Winner's book came to me highly recommended. It is a 161 pages and a fairly light read, aimed at the thinking Christian and not requiring any specialist knowledge to engage. Lauren Winner is probably most famous for her two memoirs, Girl Meets God and Still. This book has the odd autobiographical moment but on the whole is a practical theological exploration of the topic of chastity.
The first half of the book is a study around sex and chastity examining biblical and cultural conceptions of both. I like the way Winner correctly challenges the frequent negative focus on sin and drawing lines as helping create the problem and advocates instead a positive ethic of pursuing Christ-likeness. This is a consistent theme of the book:
But if we see scripture not merely as a code of behaviour but as a map of God's reality, and if we take seriously the pastoral task of helping unmarried Christians live chastely, the church needs not merely to recite decontextualised Bible verses, but to ground our ethic in the faithful living of the fullness of the gospel. - p30She takes pains to sketch a biblical and creational account of bodily life and taking to task both the incipient gnosticism of contemporary Christianity and also our rampant individualism. Chapter three is charmingly titled, "Communal Sex, or, why your neighbour has any business asking you what you did last night." Both contemporary culture and church culture receive a chapter dedicated to exposing and deconstructing the lies they tell us about sex (including much of the modern chastity movement). Her critique is well argued but much of the force of it comes from her own personal experience of being sexually active previous to and some time after her conversion. Much of what she says would make more than a few youth pastors and Christian parents very nervous, but she is absolutely right that it is self defeating to tell kids lies to stop them having sex - one way or another they'll work out the truth.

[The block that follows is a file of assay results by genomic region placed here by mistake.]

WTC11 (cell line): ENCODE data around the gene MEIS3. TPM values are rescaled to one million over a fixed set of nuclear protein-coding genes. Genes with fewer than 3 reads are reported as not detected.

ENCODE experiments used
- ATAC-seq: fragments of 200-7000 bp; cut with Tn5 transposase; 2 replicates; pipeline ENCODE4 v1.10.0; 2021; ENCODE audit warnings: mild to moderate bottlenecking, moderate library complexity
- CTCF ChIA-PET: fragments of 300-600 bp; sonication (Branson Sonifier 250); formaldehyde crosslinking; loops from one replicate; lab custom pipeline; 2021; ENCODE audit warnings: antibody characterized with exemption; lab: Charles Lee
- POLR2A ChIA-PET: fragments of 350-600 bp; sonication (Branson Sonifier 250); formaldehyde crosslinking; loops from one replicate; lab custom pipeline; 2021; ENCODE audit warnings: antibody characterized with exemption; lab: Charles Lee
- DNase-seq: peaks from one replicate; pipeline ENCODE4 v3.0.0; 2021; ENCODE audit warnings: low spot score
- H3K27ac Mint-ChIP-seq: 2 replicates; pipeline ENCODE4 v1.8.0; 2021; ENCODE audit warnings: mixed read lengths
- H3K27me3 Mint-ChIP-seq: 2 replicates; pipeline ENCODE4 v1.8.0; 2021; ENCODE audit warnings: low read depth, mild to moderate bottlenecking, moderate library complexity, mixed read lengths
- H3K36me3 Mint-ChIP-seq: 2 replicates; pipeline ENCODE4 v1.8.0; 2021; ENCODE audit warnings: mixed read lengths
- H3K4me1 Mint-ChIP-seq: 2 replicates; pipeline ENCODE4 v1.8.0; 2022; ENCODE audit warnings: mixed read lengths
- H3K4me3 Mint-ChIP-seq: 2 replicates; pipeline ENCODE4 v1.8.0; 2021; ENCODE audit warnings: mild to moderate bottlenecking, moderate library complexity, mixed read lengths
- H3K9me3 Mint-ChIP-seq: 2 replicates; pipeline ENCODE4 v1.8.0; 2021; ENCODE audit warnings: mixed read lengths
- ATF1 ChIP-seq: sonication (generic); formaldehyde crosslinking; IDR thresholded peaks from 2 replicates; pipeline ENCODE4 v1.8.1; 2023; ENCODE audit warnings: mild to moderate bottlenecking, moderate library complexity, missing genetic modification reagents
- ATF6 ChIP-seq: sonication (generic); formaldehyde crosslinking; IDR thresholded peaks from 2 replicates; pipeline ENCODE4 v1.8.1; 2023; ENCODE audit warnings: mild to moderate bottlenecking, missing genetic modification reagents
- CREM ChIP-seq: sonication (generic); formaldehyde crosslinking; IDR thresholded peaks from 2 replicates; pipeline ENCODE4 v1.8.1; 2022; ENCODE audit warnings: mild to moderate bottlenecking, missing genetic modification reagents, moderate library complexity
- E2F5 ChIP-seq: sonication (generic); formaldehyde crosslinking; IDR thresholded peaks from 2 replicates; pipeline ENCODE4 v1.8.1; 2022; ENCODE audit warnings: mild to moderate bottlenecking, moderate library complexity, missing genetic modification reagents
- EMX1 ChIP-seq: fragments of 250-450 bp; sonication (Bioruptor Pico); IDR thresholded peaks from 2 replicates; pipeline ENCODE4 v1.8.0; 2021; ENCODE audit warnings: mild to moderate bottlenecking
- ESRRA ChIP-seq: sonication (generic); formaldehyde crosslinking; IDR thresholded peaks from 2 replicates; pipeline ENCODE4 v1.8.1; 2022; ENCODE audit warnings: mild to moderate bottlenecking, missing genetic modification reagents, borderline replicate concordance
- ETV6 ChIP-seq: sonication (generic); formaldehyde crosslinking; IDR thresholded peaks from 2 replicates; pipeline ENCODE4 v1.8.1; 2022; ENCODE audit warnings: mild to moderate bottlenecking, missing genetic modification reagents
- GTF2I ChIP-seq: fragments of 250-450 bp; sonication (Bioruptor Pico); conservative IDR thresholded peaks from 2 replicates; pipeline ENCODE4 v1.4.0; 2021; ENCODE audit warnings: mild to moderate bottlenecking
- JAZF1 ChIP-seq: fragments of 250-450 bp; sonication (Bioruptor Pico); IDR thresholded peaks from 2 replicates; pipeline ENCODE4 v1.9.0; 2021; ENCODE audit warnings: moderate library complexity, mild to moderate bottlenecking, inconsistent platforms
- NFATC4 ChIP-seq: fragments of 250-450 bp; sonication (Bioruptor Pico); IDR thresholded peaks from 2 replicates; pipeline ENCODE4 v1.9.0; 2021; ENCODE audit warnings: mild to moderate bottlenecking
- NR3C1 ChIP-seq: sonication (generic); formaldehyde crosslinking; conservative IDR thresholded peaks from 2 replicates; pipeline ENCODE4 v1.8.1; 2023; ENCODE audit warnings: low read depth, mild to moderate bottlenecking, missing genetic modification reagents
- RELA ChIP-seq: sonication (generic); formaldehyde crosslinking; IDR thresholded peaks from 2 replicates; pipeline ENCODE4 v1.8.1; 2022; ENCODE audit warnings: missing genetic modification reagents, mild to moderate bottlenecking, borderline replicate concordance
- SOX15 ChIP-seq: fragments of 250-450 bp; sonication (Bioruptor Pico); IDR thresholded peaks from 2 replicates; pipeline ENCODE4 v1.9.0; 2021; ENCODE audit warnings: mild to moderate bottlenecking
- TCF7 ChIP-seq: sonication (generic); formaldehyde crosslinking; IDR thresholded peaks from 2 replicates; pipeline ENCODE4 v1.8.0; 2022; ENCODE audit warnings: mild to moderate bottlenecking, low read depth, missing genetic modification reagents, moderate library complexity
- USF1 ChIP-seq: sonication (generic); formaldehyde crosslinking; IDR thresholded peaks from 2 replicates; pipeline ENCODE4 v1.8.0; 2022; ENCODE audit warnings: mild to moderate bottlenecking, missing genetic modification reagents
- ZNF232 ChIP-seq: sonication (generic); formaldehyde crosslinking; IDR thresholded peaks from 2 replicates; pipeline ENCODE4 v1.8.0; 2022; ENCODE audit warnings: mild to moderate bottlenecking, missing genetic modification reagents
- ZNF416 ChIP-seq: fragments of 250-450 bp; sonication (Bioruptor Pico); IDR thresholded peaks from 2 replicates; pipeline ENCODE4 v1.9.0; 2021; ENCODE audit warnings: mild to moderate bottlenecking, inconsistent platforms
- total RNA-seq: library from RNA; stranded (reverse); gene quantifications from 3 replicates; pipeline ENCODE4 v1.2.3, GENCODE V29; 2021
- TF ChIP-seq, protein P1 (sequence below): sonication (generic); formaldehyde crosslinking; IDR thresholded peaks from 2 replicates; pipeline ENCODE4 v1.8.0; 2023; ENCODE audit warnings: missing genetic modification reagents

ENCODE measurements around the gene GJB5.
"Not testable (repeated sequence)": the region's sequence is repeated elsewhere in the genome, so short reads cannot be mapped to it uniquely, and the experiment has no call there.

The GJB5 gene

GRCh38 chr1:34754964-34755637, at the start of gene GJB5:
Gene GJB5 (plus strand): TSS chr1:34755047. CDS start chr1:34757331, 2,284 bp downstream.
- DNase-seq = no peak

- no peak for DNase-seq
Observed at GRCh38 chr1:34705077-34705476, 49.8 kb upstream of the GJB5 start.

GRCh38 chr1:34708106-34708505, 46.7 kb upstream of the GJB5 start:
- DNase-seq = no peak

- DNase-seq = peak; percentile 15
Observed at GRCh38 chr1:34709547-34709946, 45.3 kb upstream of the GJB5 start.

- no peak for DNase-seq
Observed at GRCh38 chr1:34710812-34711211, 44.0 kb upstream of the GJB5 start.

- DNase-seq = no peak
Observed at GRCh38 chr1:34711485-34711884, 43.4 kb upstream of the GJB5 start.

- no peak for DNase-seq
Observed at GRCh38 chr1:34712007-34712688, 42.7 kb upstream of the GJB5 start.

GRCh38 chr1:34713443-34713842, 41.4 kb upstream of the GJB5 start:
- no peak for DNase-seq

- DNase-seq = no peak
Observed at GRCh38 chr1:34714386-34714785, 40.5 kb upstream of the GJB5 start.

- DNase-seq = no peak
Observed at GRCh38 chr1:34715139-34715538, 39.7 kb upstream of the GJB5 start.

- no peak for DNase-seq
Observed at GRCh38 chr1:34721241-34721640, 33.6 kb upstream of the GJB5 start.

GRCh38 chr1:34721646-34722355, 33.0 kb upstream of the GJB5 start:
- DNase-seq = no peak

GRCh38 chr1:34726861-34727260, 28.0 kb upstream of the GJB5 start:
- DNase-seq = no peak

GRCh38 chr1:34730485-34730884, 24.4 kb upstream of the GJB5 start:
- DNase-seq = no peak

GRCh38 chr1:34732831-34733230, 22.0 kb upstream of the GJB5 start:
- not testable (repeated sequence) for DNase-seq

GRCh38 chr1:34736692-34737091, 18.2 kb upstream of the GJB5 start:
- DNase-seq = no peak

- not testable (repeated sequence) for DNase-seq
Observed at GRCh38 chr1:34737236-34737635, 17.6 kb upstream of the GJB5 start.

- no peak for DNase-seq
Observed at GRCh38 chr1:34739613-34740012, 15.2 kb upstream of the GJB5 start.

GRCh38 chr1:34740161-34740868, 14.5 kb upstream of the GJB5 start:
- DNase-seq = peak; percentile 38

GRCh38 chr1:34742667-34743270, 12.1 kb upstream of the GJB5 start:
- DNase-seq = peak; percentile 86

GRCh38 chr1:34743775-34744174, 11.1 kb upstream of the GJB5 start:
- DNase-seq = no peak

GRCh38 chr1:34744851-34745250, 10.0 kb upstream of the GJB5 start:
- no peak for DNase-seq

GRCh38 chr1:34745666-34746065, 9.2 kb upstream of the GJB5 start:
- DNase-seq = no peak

The second half of the book looks at the practical questions of living out an ethic of chastity, as an individual and in a church comunity. She takes a frank but brief look at pornography and then masturbation and also the repurcussions of premarital sex on our ability to enjoy marriage. A short chapter on chastity as a spiritual discipline nonetheless covers some usefull ground and calls us to celebrate chastity rather than virginity, for two valid reasons: one it means someone who has previously not been chaste is not excluded from the pratice or made to feel like a second class Christian; and two, it recognises that one may technically be a virgin but have habits of the body or mind which are far from chaste. This is followed by a more in depth discussion of "what singleness teaches the church". The final chapter functions as something of a summary of the book and a pastoral appeal to chastity as she responds to an email from a guy struggling with sexual temptation.
Winner is an excellent writer and no theological slouch. Her arguments are sound and while she uses scripture with a light touch she has clearly done the exegetical hard yards, she just doesn't make a big deal of it. My only quibbles about the book are that she could probably have been a bit more enthusiastic about married sex (it isn't that boring!) and the breadth of the book's usefullness. Although the book is not written for the specialist I feel Winner does take a lot for granted in the ability of many people to grasp her themes. For many of those used to a proof texting approach to scripture and a negative moralising approach to sexual ethics many of her arguments may not connect, but I'm not sure what she could have done about that besides writing a totally different or much longer book. That said I really enjoyed the book and completely affirm her conclusions. I'd consider this an essential book for the library of youth, student and adult pastors.
If you've read it I'd love to know what you think. :-)